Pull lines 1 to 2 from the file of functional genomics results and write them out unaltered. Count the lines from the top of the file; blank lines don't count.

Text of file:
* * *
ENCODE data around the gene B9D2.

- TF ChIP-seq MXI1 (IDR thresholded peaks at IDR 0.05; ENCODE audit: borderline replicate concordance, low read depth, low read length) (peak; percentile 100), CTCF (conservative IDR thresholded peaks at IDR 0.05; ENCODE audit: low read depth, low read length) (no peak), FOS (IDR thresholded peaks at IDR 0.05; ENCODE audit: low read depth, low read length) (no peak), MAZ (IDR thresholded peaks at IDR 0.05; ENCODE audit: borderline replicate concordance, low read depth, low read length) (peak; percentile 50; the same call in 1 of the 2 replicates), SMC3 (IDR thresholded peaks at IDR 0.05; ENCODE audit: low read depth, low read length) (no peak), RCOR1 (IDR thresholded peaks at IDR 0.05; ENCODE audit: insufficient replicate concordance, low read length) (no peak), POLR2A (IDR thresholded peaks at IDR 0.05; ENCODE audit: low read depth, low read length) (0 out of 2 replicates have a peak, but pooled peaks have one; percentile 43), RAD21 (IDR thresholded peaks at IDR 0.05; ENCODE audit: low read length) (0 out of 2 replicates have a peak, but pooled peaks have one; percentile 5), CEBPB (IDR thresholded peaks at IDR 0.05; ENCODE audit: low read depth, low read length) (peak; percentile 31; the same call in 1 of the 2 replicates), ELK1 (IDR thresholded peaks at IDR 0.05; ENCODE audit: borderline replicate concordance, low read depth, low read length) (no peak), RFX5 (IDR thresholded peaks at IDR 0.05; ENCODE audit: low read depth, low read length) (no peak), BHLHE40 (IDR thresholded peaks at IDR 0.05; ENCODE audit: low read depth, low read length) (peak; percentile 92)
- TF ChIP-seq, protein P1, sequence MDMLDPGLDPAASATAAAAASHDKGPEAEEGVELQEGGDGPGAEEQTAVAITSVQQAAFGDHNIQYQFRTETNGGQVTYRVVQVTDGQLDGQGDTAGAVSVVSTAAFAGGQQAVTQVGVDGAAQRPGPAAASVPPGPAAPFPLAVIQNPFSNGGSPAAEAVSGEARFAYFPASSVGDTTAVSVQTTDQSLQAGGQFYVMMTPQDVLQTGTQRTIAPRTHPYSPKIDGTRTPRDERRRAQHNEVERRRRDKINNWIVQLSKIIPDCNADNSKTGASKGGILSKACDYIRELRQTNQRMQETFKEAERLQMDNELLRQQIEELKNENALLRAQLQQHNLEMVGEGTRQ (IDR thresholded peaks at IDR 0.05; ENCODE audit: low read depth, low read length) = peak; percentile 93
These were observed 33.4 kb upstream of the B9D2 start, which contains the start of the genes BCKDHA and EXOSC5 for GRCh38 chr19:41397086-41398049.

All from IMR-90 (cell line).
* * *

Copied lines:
ENCODE data around the gene B9D2.

- TF ChIP-seq MXI1 (IDR thresholded peaks at IDR 0.05; ENCODE audit: borderline replicate concordance, low read depth, low read length) (peak; percentile 100), CTCF (conservative IDR thresholded peaks at IDR 0.05; ENCODE audit: low read depth, low read length) (no peak), FOS (IDR thresholded peaks at IDR 0.05; ENCODE audit: low read depth, low read length) (no peak), MAZ (IDR thresholded peaks at IDR 0.05; ENCODE audit: borderline replicate concordance, low read depth, low read length) (peak; percentile 50; the same call in 1 of the 2 replicates), SMC3 (IDR thresholded peaks at IDR 0.05; ENCODE audit: low read depth, low read length) (no peak), RCOR1 (IDR thresholded peaks at IDR 0.05; ENCODE audit: insufficient replicate concordance, low read length) (no peak), POLR2A (IDR thresholded peaks at IDR 0.05; ENCODE audit: low read depth, low read length) (0 out of 2 replicates have a peak, but pooled peaks have one; percentile 43), RAD21 (IDR thresholded peaks at IDR 0.05; ENCODE audit: low read length) (0 out of 2 replicates have a peak, but pooled peaks have one; percentile 5), CEBPB (IDR thresholded peaks at IDR 0.05; ENCODE audit: low read depth, low read length) (peak; percentile 31; the same call in 1 of the 2 replicates), ELK1 (IDR thresholded peaks at IDR 0.05; ENCODE audit: borderline replicate concordance, low read depth, low read length) (no peak), RFX5 (IDR thresholded peaks at IDR 0.05; ENCODE audit: low read depth, low read length) (no peak), BHLHE40 (IDR thresholded peaks at IDR 0.05; ENCODE audit: low read depth, low read length) (peak; percentile 92)